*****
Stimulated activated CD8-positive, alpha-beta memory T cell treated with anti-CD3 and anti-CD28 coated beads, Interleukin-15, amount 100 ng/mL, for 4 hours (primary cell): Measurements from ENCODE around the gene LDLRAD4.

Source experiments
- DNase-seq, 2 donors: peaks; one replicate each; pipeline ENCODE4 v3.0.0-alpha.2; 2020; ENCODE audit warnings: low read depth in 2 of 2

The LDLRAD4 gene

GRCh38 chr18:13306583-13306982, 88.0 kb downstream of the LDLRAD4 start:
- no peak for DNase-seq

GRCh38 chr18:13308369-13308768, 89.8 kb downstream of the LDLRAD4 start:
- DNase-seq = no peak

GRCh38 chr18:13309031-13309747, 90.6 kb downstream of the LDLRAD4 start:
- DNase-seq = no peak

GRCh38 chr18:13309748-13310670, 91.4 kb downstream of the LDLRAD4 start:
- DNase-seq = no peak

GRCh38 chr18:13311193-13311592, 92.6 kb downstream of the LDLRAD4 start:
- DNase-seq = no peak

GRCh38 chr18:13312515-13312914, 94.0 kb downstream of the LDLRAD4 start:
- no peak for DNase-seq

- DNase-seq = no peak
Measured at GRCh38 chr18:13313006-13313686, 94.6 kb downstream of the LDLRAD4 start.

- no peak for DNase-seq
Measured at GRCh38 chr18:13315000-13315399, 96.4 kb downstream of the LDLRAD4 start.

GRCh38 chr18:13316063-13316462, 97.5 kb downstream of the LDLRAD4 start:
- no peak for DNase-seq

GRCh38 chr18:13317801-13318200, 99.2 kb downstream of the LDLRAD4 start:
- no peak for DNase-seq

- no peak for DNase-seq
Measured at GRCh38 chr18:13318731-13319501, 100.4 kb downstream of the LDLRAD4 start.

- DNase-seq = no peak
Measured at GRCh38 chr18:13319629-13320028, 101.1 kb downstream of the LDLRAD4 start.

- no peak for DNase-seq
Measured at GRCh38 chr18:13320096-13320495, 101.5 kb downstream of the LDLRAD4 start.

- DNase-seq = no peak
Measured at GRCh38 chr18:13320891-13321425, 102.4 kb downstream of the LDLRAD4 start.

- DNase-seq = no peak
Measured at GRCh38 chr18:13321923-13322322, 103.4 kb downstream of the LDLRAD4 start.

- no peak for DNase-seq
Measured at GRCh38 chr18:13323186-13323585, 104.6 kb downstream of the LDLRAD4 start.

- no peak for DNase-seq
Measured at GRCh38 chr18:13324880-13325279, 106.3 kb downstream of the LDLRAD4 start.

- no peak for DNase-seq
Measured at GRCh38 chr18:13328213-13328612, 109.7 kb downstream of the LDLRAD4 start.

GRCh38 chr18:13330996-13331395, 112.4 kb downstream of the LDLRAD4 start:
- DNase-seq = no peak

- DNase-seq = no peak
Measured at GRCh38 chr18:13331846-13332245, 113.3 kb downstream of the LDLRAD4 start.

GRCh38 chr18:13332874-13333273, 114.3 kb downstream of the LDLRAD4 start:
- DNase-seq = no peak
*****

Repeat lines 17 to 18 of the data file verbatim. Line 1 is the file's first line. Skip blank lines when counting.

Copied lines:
- DNase-seq = no peak
Measured at GRCh38 chr18:13313006-13313686, 94.6 kb downstream of the LDLRAD4 start.